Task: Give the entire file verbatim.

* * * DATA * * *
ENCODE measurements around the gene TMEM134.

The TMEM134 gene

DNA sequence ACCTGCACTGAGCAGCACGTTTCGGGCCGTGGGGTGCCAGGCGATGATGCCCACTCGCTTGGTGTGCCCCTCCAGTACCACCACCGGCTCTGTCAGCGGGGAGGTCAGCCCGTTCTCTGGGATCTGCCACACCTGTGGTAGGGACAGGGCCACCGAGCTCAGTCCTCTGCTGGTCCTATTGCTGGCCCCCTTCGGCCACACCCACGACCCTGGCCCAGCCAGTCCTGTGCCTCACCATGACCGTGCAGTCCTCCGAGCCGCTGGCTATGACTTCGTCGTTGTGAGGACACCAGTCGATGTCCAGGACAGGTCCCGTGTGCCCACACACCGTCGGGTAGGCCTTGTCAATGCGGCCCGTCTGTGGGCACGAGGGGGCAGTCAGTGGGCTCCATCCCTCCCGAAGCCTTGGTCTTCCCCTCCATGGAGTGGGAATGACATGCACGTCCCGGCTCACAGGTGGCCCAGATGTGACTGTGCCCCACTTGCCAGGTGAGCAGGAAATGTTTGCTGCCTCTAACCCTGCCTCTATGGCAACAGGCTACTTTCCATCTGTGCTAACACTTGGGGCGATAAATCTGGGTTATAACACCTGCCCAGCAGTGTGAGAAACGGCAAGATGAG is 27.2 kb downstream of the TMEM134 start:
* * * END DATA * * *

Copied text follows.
ENCODE measurements around the gene TMEM134.

The TMEM134 gene

DNA sequence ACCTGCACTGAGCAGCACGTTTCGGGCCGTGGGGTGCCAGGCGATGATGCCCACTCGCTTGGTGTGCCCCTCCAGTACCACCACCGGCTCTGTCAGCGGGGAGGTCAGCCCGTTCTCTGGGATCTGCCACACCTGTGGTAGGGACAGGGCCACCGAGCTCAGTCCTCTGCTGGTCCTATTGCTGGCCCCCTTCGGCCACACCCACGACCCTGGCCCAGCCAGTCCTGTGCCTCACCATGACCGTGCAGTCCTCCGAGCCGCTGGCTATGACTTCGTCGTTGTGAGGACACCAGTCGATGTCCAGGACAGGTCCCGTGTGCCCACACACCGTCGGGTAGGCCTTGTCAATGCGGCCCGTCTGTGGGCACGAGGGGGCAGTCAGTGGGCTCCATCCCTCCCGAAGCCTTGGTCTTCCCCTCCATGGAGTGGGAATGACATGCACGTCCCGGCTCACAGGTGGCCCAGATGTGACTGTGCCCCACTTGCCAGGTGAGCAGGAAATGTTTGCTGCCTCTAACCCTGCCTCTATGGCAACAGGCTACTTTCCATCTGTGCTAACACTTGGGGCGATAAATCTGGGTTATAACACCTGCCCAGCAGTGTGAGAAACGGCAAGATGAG is 27.2 kb downstream of the TMEM134 start: